IE 11 is not supported. For an optimal experience visit our site on another browser.

On Russia and campaign 'collusion,' Trump picks the wrong fight

Trump said that everyone now agrees that there was "no collusion" and that this "has been proven." And by most sensible standards, that's hopelessly bonkers.
Image: US President Donald J. Trump hosts former Secretary of State Henry Kissinger
epa06257124 US President Donald J. Trump delivers remarks to members of the news media while hosting former Secretary of State Henry Kissinger (not pictured)...

The original talking point from Trump World was that the Republican president and his political operation didn't collude with Russia last year during its attack on the American elections. More recently, as the Robert Mueller's investigation into the Russia scandal intensified, Team Trump shifted gears, insisting that even if there was collusion, that wouldn't necessarily be illegal.

This morning, Donald Trump decided to switch back to the original argument, saying "no collusion" five times over the course of about a minute.

"Let's put it this way: There is absolutely no collusion. That has been proven. When you look at the committees, whether it's the Senate or the House, everybody -- my worst enemies, they walk out, they say, 'There is no collusion but we'll continue to look.' They're spending millions and millions of dollars.... That was a Democrat hoax..."There is absolutely no collusion.... So now even the Democrats admit there's no collusion. There is no collusion -- that's it."

For what it's worth, I'm not aware of any Democrats who've made any such "admission," though Trump has been known to embrace imaginary ideas as if they were true.

What Democrats are actually saying is largely the opposite. House Intelligence Committee Ranking Member Adam Schiff (D-Calif.) explained over the weekend, for example, "The Russians offered help. The campaign accepted help. The Russians gave help. And the president made full use of that help."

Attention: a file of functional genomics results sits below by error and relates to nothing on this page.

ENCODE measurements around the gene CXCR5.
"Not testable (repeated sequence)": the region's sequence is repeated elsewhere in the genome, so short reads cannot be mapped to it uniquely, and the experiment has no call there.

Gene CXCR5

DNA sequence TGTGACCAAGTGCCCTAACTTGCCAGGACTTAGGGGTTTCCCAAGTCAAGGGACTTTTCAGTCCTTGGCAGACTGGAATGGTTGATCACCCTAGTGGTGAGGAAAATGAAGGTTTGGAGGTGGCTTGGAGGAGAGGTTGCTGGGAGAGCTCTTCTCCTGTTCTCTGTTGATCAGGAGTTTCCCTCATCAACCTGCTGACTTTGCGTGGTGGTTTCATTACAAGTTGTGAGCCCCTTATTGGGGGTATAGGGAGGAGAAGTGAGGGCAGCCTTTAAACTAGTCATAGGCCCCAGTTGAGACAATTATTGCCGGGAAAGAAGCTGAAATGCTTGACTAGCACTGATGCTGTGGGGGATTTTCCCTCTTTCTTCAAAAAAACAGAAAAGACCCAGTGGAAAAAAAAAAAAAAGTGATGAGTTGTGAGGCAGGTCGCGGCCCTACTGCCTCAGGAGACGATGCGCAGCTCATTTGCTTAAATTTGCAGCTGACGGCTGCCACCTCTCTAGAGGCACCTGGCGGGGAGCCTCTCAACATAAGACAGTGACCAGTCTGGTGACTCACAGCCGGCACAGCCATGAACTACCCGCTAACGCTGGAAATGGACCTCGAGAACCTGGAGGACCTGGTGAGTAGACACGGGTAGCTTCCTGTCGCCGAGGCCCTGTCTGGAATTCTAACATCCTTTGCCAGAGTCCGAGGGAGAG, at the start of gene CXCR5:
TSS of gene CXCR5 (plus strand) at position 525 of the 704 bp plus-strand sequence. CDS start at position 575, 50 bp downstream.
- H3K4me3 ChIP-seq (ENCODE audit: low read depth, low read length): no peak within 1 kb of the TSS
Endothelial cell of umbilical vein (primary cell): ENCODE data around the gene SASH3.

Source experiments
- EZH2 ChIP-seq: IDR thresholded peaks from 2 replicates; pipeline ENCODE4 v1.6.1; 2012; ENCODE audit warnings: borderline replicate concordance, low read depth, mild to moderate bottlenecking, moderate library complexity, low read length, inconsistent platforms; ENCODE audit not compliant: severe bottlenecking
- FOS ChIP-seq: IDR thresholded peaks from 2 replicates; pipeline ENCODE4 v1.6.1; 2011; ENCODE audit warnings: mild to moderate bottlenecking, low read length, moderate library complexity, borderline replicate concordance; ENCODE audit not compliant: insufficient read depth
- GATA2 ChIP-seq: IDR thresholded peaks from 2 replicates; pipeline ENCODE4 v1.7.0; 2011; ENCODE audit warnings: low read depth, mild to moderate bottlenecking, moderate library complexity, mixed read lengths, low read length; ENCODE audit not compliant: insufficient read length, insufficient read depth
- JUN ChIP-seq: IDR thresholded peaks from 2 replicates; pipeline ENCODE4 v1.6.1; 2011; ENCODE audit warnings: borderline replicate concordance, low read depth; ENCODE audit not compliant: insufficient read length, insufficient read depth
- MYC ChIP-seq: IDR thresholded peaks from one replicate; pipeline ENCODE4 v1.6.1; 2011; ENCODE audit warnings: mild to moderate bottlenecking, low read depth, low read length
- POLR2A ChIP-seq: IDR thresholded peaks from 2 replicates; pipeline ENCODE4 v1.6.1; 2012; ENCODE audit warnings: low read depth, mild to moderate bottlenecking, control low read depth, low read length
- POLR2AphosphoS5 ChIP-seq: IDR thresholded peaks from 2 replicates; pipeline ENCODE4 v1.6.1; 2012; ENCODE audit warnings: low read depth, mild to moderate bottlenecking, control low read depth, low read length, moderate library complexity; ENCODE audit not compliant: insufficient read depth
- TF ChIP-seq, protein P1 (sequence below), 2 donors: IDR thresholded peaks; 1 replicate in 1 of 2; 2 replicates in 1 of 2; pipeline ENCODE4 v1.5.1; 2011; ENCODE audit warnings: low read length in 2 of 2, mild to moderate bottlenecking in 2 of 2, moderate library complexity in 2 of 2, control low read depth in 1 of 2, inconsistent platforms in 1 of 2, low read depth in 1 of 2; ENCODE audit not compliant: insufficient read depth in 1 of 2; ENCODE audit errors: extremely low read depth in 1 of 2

And by some measures, those details -- which have already been thoroughly documented, and are not in dispute -- amount to a fairly obvious case of collusion.

Perhaps the underlying problem in the political debate is that Trump and his critics are speaking past one another. For example, when the president says there was "no collusion," and pretends that everyone accepts the accuracy of his odd claim, it's not at all clear what he thinks that means.

As Brian Beutler recently explained, the case for collusion is already quite plain.

We know that Russian spies approached the Trump campaign offering assistance in the election multiple times. At least twice, Russians dangled the lure of "dirt" on Hillary Clinton, including stolen emails, and both times, Trump campaign officials (George Papadopoulos and Donald Trump, Jr.) expressed interest. Trump, Jr. was particularly enthusiastic about the idea of cooperating with the Russians, and shortly after he welcomed Russian spies to Trump tower for a meeting about "dirt" on Hillary Clinton, he coordinated messaging with Wikileaks, which operated last summer and fall as a cutout for Russian hackers.After repeatedly communicating to Russia (in public and in private) that they welcomed interference in the election, Trump and his aides cast public doubt on whether the saboteurs were Russians at all. When Trump went on to win the election after benefiting from this interference, members of his inner circle, through Michael Flynn, secretly connived with Russia to subvert the countermeasures the American government had undertaken as penalties for Russia's interference.

It's against this backdrop that the sitting president of the United States, just this morning, said that everyone on both sides of the aisle now agrees that there was "no collusion" and that this "has been proven."

And by most sensible standards, that's hopelessly bonkers.

There is, of course, ample room for debate about whether the cooperation between Trump World and Russia reached a criminal level, and whether the frequent and numerous communications between people close to Trump and Russians -- contacts that the president and his team repeatedly lied about for reasons they haven't explained -- were illegal. But for the president to continue to describe the scandal as "a Democrat hoax" is little more than an insult to Americans' intelligence.

What's more, while the available information already points to one of the most serious political scandals in the nation's history, there are still many more details to learn. Members of the congressional intelligence committees have offered tantalizing hints about revelations that will startle the public, and Mueller and his investigators continue to acquire new information all the time, even from people close to the president (see Flynn, Michael).

In other words, we already know there was collusion, and there's reason to believe the case will only grow stronger.

Trump can say "no collusion" as much as he pleases, but like so many of his other ridiculous claims, repetition of a falsehood will not make it true. As Beutler's recent piece concluded, "At this point, to say collusion allegations remain unproven is materially misleading. Collusion has been conclusively proven; we are in the process of learning how extensive it was, and whether, in the course of it, American conspirators committed federal crimes."

Postscript: If you missed this clip from the show last month, it's worth your time.